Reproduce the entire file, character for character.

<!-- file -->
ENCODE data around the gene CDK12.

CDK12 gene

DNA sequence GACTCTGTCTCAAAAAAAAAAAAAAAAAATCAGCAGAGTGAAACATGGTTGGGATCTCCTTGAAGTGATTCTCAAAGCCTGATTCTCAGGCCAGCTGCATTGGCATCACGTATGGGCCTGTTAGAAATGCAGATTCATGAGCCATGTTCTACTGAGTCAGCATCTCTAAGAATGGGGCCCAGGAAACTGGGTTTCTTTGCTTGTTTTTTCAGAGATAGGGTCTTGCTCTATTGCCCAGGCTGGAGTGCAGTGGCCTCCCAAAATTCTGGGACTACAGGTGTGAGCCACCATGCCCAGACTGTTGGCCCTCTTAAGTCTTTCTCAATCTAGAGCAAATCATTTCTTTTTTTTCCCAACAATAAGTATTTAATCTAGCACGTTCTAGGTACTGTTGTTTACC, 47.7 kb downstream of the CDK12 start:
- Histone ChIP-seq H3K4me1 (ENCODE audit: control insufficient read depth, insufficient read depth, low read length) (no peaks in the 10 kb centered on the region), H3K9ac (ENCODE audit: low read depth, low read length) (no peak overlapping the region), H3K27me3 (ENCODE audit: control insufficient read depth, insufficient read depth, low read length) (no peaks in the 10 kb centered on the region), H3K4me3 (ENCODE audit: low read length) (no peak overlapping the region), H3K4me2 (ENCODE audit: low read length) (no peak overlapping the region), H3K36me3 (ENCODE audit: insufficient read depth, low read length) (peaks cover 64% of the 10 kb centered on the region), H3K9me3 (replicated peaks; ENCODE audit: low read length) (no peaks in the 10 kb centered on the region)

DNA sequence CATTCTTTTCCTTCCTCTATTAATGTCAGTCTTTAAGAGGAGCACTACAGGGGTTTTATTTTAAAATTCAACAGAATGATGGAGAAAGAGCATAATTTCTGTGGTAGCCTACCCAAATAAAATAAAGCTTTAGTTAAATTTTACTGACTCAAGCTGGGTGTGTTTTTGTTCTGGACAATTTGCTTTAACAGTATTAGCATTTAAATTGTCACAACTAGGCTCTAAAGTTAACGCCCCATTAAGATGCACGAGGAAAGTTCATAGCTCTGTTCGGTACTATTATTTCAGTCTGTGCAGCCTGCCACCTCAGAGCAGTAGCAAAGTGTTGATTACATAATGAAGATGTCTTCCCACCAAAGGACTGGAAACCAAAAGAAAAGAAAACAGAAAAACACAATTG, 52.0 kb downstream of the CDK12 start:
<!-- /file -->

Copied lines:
ENCODE data around the gene CDK12.

CDK12 gene

DNA sequence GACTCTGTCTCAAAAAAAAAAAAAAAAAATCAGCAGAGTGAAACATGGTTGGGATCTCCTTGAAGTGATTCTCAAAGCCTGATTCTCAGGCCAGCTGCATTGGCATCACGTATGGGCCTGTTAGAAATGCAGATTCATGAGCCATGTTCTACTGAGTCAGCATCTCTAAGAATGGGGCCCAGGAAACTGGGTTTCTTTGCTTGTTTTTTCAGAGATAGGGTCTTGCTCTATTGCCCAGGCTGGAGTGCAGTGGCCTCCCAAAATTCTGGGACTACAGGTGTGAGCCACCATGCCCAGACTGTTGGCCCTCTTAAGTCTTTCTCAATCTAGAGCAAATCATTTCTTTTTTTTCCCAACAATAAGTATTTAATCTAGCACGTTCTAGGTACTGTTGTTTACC, 47.7 kb downstream of the CDK12 start:
- Histone ChIP-seq H3K4me1 (ENCODE audit: control insufficient read depth, insufficient read depth, low read length) (no peaks in the 10 kb centered on the region), H3K9ac (ENCODE audit: low read depth, low read length) (no peak overlapping the region), H3K27me3 (ENCODE audit: control insufficient read depth, insufficient read depth, low read length) (no peaks in the 10 kb centered on the region), H3K4me3 (ENCODE audit: low read length) (no peak overlapping the region), H3K4me2 (ENCODE audit: low read length) (no peak overlapping the region), H3K36me3 (ENCODE audit: insufficient read depth, low read length) (peaks cover 64% of the 10 kb centered on the region), H3K9me3 (replicated peaks; ENCODE audit: low read length) (no peaks in the 10 kb centered on the region)

DNA sequence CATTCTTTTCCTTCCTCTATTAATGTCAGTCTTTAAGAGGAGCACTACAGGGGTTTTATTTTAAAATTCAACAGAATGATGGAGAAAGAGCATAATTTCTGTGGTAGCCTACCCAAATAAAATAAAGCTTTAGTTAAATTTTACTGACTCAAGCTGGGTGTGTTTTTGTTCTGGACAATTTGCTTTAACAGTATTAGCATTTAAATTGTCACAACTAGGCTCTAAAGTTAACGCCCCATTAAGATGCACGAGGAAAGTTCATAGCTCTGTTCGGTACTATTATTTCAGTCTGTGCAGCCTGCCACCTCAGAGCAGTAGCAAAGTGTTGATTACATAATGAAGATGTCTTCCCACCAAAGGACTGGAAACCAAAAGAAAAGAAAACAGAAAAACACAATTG, 52.0 kb downstream of the CDK12 start: